Can we all sit down to dinner together?

Anna ThomasAnna Thomas wrote her first cookbook, The Vegetarian Epicure, while she was a film student at UCLA, and followed it a few years later with The Vegetarian Epicure, Book Two. When she is not cooking, she writes screenplays and produces films. Her screen credits include My Family, Mi Familia and El Norte, both of which were nominated for an Academy Award. She lives in Los Angeles and Ojai, California. Anna has just released another cookbook, Vegan Vegetarian Omnivore, which explores the difficulties you can encounter when preparing a sit-down dinner for people with different dietary concerns. (Enter our contest for your chance to win a copy of the book, and visit the World Calendar of Cookbook Events for details on Anna's book tour.) We asked Anna to elaborate on the premise behind her new cookbook:

Years ago, I became an upstart in the food scene by writing The Vegetarian Epicure while I was still a film student at UCLA.  Since then I've cooked a lot, entertained often, and written several more books.  (Good grief - now I'm the O.G.)  And yes, I believe that what I put on the table is important.  But there is one thing more important: 

Who is at the table?

Gathering my friends around the table has always been one of the joys of my life -- but I don't invite people over because they eat the same way I do, and I'm willing to bet you don't either.  We invite folks because we love them, or want to know them better, or they tell the best jokes!  Or maybe simply because we're related.  

So, can we all sit down and have dinner together?

The way we eat has been changing, and I've heard the laments from people who are afraid to entertain because this one will only eat that, and the other one won't eat this…   We need to find a way with food, I thought, that allows us to relax and be flexible.  To just have a good time. 

But here's the thing -- our traditional food culture has a default setting:  meat in the middle, grains and vegetables on the side.  Those familiar meals could be adapted, of course, but we'd immediately be taking something away, substituting -compromising. Of course, we could prepare two separate meals, but what a hassle!  And let's face it, then there would be an A meal and a B meal, and who wants to be eating the B meal? 

We're doing this backwards, I thought.  Why not start with the food everyone eats?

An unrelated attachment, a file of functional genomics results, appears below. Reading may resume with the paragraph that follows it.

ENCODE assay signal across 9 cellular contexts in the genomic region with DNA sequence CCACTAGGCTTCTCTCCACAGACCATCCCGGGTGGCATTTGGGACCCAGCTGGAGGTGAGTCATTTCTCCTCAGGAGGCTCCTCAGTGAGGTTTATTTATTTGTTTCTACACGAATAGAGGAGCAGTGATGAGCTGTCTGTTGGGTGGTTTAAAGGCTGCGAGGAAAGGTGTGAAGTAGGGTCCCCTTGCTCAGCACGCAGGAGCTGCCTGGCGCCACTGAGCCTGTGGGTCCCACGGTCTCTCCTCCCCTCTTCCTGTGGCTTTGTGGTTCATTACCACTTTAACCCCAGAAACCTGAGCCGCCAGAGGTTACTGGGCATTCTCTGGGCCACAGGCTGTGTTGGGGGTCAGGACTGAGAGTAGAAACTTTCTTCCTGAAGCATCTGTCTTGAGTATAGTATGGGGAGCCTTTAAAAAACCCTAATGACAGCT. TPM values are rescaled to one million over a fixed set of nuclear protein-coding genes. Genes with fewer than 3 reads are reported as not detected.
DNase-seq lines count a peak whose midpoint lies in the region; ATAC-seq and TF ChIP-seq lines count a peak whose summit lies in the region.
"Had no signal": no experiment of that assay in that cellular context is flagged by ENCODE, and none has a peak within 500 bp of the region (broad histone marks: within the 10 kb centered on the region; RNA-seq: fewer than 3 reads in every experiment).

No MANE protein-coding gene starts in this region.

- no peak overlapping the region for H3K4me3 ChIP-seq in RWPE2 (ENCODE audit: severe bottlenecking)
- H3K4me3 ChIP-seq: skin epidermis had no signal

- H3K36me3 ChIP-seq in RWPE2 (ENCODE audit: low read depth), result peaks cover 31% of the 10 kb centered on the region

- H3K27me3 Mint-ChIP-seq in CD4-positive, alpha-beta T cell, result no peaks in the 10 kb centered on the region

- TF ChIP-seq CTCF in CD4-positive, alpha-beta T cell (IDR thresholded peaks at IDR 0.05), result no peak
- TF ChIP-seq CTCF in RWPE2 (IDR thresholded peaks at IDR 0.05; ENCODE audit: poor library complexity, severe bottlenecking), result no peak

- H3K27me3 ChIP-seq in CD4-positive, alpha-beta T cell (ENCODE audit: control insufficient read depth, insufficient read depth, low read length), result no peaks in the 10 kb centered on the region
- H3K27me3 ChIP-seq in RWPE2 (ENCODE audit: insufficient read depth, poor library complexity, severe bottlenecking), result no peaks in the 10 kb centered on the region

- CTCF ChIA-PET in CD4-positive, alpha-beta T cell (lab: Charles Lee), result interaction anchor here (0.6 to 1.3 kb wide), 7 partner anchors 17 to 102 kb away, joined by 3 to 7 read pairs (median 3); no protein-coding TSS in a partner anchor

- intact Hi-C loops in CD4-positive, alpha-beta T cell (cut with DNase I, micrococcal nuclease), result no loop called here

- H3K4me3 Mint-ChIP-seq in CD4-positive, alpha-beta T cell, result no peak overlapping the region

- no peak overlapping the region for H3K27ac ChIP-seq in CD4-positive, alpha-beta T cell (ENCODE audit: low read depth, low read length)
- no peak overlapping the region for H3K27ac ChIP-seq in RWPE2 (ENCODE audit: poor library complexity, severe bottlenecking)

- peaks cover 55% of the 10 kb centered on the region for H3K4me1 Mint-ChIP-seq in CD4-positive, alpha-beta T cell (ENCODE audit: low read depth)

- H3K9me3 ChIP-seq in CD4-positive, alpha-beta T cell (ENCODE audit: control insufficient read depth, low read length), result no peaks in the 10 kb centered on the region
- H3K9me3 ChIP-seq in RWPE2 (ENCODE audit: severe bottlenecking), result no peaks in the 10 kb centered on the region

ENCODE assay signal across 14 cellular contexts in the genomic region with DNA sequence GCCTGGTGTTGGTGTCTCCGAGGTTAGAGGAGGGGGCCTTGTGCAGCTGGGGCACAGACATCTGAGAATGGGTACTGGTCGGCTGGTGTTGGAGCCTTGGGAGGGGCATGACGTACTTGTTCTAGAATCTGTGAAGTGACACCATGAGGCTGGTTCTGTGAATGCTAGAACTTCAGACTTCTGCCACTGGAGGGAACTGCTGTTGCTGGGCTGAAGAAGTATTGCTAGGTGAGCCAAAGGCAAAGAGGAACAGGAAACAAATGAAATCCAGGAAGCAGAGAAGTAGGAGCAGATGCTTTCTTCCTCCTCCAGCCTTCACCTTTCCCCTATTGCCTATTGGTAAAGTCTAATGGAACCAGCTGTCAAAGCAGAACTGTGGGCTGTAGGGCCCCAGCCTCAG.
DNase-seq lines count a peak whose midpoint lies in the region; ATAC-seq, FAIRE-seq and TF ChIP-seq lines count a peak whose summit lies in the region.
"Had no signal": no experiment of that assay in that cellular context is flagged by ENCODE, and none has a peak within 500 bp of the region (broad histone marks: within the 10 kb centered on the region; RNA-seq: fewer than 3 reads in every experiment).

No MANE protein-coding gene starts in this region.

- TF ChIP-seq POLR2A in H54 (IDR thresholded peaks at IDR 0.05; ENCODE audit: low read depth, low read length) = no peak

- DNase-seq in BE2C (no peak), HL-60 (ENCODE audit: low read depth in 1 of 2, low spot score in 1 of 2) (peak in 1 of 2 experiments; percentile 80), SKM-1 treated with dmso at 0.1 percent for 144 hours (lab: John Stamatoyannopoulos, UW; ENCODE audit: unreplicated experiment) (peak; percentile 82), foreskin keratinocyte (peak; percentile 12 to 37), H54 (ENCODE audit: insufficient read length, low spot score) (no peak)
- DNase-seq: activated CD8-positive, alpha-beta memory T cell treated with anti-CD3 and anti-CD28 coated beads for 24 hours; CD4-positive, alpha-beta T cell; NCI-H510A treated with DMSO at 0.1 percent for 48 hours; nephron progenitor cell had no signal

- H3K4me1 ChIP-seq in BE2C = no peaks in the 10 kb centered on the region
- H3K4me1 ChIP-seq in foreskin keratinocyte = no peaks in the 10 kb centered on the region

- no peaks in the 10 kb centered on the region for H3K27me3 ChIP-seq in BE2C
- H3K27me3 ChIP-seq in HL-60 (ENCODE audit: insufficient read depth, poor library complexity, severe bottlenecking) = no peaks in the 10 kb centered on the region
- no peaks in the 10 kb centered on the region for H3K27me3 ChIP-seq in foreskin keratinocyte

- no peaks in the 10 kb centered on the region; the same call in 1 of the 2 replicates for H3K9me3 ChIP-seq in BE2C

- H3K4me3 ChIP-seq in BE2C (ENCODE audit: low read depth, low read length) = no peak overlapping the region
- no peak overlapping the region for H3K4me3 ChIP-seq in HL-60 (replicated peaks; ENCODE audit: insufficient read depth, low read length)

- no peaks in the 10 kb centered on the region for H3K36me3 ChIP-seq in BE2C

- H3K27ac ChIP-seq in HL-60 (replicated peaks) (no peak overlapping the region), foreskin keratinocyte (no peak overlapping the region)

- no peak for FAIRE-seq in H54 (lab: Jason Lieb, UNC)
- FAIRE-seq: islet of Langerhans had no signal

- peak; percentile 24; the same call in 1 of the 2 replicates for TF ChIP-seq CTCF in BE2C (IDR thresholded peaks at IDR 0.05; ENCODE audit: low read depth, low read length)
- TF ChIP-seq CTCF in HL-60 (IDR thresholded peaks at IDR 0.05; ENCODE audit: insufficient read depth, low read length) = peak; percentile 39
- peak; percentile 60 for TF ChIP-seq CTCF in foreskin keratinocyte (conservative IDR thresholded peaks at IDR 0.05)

Everyone eats the watermelon at the picnic.  It's not the vegan watermelon, it's just the watermelon.  Everyone eats the minestrone, the salad, the focaccia.  Everyone eats my roasted potato wedges withmojo verde. And they line up for the guacamole and fresh salsa I serve with tequila cocktails.

It seemed so simple.  Start with the foods everyone eats, create a dish or a meal that works, then add and elaborate.  Expand the meal with cheese, fish, or meat… make it flexible.  Make one meal, but one that can be enjoyed in variations.  It became my holy grail:  to design meals at which we could sit down together, toast each other, and eat happily in my peaceable kingdom.  From that came my new book, Vegan Vegetarian Omnivore.

I made a savory chile verde with fat white beans, and added chicken to half of it.  I made Lebanese-style stuffed peppers filled with aromatic rice and lentils, but added spiced lamb to half the stuffing.  I made meals built around hearty pilafs of farro and black rice, surrounded by roasted vegetables - and slices of pork for the omnivores. My easy fish soup became a dinner party favorite.  It begins as a robust vegetable soup and the fish and shellfish are added at the last minute, so it can easily be served in two versions.

One spring weekend, after my weekly visit to the Ojai farmers' market, I made a lemon-perfumed risotto with sautéed fresh fava beans.  I offered large shavings of Parmigiano, and passed a platter of sautéed shrimp for those who wanted it.  With a salad of the first tender lettuces, and a bowl of strawberries for dessert, it was a perfect springtime meal.  Is it a dinner party?  Start with Carrot Top Pesto, served with roasted young carrots, crostini, and tangy goat cheese.  For dessert, make a compote of strawberries and tangerines in agave nectar.

And invite everyone you like, call them to the table without fear.  

We long for that social table, it is a place of sharing, of stories and jokes, old friendships and new ones, a place where we can become our best selves.  Let's not give it up just because we don't all eat the same way!

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